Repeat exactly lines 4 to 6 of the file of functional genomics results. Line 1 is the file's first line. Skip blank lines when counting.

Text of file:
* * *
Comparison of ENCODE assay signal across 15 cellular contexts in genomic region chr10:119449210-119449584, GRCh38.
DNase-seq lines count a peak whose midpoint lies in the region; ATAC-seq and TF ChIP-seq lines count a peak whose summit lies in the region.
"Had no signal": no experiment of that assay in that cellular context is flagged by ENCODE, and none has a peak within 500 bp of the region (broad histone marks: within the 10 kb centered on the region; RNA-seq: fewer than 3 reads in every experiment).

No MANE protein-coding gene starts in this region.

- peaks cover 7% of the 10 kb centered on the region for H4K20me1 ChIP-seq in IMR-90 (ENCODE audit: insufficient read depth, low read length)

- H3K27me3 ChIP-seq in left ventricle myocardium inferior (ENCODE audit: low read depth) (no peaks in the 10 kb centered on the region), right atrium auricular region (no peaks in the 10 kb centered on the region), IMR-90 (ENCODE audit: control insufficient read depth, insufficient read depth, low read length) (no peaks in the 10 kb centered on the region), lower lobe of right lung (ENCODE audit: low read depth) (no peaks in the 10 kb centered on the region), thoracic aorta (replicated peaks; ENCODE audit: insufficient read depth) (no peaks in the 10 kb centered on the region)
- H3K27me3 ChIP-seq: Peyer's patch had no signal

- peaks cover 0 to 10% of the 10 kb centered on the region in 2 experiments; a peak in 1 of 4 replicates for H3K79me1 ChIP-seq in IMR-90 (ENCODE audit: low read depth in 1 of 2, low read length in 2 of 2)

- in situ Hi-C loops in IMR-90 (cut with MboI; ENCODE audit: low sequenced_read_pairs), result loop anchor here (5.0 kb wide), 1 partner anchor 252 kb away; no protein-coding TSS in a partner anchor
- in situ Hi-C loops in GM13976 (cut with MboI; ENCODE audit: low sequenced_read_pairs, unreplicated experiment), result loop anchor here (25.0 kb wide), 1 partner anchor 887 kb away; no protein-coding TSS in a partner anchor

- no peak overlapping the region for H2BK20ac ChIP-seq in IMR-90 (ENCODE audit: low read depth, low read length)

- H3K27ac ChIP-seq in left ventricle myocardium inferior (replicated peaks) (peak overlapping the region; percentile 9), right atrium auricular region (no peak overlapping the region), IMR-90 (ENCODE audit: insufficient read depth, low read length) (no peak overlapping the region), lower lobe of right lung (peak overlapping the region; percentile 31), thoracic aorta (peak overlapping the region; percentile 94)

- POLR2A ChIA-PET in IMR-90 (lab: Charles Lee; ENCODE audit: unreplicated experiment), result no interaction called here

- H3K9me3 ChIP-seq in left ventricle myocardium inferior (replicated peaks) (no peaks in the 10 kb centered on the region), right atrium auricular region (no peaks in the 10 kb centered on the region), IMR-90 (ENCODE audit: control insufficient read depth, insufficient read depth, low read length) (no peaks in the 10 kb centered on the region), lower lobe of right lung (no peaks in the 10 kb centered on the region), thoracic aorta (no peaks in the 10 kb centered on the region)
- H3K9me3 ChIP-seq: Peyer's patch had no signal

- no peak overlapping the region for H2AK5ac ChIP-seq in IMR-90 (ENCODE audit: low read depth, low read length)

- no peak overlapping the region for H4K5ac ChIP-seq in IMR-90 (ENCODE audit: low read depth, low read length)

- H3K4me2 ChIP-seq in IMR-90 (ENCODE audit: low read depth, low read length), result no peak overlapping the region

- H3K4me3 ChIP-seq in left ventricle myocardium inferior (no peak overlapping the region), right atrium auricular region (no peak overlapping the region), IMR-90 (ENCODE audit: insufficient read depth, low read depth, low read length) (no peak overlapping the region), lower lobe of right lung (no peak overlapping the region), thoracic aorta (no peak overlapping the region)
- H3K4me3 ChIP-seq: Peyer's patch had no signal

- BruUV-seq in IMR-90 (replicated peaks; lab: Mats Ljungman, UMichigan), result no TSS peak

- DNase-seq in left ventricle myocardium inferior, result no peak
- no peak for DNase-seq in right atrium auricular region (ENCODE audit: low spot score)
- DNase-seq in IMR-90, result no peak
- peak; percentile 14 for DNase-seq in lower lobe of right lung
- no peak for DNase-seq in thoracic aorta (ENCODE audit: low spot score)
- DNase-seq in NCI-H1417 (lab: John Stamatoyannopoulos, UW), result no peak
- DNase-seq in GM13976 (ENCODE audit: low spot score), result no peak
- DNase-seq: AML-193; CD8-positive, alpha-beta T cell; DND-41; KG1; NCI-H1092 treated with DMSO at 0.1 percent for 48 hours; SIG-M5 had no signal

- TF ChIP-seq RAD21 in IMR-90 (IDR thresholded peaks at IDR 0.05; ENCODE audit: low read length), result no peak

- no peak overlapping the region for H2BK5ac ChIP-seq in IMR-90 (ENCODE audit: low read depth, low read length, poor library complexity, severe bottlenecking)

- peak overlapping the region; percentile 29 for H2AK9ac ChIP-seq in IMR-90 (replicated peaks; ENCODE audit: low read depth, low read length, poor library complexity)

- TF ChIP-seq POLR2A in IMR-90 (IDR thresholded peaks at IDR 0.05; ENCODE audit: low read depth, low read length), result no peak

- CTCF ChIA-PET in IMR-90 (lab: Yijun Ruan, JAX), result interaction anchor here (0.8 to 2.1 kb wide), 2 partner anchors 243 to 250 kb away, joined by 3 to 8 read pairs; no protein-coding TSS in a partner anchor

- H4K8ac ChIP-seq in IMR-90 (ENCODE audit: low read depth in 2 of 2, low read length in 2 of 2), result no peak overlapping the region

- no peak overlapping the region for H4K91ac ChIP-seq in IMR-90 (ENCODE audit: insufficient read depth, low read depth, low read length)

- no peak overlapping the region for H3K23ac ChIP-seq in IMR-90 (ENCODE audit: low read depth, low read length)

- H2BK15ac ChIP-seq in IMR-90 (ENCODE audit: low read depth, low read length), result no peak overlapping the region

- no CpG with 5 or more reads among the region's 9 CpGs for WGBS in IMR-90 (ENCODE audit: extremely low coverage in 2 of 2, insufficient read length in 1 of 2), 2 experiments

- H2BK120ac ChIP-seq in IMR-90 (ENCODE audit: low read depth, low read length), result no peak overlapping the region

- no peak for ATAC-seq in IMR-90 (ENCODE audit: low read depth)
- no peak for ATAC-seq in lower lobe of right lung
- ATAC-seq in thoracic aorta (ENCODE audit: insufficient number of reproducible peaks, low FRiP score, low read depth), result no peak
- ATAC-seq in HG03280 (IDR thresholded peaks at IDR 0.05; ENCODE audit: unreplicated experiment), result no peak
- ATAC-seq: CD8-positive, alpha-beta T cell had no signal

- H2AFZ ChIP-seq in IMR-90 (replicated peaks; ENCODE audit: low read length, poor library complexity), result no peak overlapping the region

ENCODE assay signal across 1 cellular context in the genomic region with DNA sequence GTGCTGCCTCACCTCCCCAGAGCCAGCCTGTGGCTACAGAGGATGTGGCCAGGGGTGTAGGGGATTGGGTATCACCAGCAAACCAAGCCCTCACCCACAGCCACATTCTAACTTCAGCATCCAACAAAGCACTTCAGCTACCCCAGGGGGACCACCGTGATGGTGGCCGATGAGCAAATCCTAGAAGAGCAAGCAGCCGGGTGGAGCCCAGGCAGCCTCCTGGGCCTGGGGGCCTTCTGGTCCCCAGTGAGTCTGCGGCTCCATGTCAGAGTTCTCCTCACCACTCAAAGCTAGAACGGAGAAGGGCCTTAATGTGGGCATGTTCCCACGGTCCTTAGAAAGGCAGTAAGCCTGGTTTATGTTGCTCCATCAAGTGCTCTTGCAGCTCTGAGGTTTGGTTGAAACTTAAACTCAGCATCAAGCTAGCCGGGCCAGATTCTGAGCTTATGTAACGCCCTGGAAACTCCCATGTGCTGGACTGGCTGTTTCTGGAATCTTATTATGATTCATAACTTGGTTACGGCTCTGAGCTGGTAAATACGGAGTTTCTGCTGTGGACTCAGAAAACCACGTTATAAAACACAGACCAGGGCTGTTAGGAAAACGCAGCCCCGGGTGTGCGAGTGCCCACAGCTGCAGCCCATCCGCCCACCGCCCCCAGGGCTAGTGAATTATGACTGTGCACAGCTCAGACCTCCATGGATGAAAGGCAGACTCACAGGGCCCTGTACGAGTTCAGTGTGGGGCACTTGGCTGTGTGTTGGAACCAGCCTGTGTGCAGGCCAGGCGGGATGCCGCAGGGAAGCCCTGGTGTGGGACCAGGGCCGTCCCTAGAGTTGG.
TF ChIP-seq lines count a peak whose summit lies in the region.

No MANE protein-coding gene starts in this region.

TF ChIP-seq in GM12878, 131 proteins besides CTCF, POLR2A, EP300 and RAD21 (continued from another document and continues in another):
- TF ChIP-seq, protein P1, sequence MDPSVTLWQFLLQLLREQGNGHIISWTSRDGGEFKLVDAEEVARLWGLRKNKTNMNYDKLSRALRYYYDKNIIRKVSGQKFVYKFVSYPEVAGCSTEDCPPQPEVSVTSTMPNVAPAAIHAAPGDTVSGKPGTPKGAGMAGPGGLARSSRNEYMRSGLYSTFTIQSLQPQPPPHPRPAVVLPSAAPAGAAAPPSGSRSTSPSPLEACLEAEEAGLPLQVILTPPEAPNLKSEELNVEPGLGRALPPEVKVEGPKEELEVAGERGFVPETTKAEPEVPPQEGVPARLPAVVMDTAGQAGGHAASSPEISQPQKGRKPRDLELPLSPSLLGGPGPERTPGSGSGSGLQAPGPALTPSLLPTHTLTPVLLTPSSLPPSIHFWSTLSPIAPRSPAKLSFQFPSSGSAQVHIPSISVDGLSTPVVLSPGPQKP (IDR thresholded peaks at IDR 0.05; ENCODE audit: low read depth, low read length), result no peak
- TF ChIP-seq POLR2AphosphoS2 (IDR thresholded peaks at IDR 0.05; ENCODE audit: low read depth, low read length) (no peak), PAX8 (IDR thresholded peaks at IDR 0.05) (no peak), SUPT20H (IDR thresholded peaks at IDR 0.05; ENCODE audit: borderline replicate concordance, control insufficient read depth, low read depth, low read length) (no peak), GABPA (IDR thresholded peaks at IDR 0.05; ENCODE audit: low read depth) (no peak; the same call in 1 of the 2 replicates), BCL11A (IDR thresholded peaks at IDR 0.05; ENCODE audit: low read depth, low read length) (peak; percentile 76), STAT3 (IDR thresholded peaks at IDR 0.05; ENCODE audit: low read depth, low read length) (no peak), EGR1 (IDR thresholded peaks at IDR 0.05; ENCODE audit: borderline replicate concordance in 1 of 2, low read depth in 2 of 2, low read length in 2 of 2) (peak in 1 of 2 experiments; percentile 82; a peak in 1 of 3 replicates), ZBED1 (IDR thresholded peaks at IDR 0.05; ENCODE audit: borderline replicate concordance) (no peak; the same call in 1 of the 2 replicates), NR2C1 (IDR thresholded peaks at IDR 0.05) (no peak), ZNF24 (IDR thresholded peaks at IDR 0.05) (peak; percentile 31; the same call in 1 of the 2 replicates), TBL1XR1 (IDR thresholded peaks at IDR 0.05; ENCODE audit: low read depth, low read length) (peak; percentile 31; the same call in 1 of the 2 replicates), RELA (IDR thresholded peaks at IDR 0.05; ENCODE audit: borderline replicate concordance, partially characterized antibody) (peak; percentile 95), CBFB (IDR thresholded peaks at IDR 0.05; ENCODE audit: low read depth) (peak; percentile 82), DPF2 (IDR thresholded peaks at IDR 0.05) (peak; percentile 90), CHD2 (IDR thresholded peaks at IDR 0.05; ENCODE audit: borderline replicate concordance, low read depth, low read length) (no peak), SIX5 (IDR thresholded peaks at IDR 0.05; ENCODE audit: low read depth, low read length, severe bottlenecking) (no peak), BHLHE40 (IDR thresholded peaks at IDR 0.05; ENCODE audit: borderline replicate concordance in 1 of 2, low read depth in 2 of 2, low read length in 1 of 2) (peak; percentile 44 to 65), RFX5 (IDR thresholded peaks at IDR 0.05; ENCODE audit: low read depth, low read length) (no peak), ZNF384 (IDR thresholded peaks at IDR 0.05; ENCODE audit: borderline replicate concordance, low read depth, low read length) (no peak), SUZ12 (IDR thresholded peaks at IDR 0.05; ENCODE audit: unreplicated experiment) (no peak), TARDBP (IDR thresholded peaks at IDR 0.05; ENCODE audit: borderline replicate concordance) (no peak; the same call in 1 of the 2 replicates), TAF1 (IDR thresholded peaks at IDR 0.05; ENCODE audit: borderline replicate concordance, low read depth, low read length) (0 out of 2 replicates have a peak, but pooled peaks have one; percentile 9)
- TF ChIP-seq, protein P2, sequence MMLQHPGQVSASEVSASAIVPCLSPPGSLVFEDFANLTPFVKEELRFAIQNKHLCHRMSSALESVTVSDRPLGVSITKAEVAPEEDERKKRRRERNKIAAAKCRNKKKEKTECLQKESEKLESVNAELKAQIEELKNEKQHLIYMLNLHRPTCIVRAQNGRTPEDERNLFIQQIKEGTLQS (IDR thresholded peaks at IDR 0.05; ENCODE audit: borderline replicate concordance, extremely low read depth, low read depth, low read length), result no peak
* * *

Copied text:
No MANE protein-coding gene starts in this region.

- peaks cover 7% of the 10 kb centered on the region for H4K20me1 ChIP-seq in IMR-90 (ENCODE audit: insufficient read depth, low read length)

- H3K27me3 ChIP-seq in left ventricle myocardium inferior (ENCODE audit: low read depth) (no peaks in the 10 kb centered on the region), right atrium auricular region (no peaks in the 10 kb centered on the region), IMR-90 (ENCODE audit: control insufficient read depth, insufficient read depth, low read length) (no peaks in the 10 kb centered on the region), lower lobe of right lung (ENCODE audit: low read depth) (no peaks in the 10 kb centered on the region), thoracic aorta (replicated peaks; ENCODE audit: insufficient read depth) (no peaks in the 10 kb centered on the region)